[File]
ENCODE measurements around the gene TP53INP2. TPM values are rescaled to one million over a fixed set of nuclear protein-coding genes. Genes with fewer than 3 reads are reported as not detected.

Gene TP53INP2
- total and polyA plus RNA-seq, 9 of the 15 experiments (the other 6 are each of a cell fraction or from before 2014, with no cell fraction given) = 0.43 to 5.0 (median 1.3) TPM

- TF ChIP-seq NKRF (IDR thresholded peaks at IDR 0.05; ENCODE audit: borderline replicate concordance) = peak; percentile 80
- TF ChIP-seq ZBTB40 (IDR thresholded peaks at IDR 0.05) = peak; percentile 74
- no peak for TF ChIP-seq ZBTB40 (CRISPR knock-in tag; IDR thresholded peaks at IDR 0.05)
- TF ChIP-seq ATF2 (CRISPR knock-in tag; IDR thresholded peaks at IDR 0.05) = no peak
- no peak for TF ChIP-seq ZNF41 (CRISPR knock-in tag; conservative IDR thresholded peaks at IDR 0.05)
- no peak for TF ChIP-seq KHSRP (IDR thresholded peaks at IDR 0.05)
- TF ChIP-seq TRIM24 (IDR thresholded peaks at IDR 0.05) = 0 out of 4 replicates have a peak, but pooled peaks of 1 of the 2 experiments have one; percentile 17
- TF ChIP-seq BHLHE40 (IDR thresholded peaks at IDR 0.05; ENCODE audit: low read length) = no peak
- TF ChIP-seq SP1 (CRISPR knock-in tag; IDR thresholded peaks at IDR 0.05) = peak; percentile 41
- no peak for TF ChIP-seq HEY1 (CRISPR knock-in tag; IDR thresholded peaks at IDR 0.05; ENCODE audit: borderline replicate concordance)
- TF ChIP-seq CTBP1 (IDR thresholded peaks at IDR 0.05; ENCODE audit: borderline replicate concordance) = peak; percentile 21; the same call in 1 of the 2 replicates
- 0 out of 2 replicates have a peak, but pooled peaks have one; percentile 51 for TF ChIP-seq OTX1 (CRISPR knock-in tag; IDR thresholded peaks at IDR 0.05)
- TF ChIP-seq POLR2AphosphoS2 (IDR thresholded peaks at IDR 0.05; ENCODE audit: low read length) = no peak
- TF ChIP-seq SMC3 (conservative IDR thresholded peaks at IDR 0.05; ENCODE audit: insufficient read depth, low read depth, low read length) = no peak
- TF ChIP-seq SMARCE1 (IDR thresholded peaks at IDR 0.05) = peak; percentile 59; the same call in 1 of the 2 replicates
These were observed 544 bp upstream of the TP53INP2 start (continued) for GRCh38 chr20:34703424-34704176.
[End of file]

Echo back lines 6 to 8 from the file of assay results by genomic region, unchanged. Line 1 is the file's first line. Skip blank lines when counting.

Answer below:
- no peak for TF ChIP-seq ZBTB40 (CRISPR knock-in tag; IDR thresholded peaks at IDR 0.05)
- TF ChIP-seq ATF2 (CRISPR knock-in tag; IDR thresholded peaks at IDR 0.05) = no peak
- no peak for TF ChIP-seq ZNF41 (CRISPR knock-in tag; conservative IDR thresholded peaks at IDR 0.05)